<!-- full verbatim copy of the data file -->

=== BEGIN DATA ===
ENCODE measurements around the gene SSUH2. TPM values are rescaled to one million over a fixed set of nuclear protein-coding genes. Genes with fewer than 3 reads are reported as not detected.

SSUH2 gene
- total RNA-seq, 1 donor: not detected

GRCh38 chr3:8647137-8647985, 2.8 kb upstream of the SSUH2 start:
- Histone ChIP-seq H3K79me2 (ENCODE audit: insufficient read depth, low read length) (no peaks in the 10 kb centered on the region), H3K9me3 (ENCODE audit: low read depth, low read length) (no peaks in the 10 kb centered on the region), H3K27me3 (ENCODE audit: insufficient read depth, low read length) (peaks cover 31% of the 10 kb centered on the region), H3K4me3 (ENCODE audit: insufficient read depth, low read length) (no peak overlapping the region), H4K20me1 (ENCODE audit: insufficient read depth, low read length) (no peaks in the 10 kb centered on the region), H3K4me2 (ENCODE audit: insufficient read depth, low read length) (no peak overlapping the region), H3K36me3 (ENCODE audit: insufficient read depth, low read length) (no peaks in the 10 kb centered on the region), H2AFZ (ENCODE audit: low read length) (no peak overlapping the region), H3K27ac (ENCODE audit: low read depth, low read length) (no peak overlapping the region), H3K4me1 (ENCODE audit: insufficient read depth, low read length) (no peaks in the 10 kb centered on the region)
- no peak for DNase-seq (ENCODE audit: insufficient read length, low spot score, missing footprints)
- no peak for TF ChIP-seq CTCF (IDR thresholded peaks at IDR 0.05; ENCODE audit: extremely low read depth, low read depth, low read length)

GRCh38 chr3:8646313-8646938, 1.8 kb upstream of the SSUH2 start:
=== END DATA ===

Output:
ENCODE measurements around the gene SSUH2. TPM values are rescaled to one million over a fixed set of nuclear protein-coding genes. Genes with fewer than 3 reads are reported as not detected.

SSUH2 gene
- total RNA-seq, 1 donor: not detected

GRCh38 chr3:8647137-8647985, 2.8 kb upstream of the SSUH2 start:
- Histone ChIP-seq H3K79me2 (ENCODE audit: insufficient read depth, low read length) (no peaks in the 10 kb centered on the region), H3K9me3 (ENCODE audit: low read depth, low read length) (no peaks in the 10 kb centered on the region), H3K27me3 (ENCODE audit: insufficient read depth, low read length) (peaks cover 31% of the 10 kb centered on the region), H3K4me3 (ENCODE audit: insufficient read depth, low read length) (no peak overlapping the region), H4K20me1 (ENCODE audit: insufficient read depth, low read length) (no peaks in the 10 kb centered on the region), H3K4me2 (ENCODE audit: insufficient read depth, low read length) (no peak overlapping the region), H3K36me3 (ENCODE audit: insufficient read depth, low read length) (no peaks in the 10 kb centered on the region), H2AFZ (ENCODE audit: low read length) (no peak overlapping the region), H3K27ac (ENCODE audit: low read depth, low read length) (no peak overlapping the region), H3K4me1 (ENCODE audit: insufficient read depth, low read length) (no peaks in the 10 kb centered on the region)
- no peak for DNase-seq (ENCODE audit: insufficient read length, low spot score, missing footprints)
- no peak for TF ChIP-seq CTCF (IDR thresholded peaks at IDR 0.05; ENCODE audit: extremely low read depth, low read depth, low read length)

GRCh38 chr3:8646313-8646938, 1.8 kb upstream of the SSUH2 start: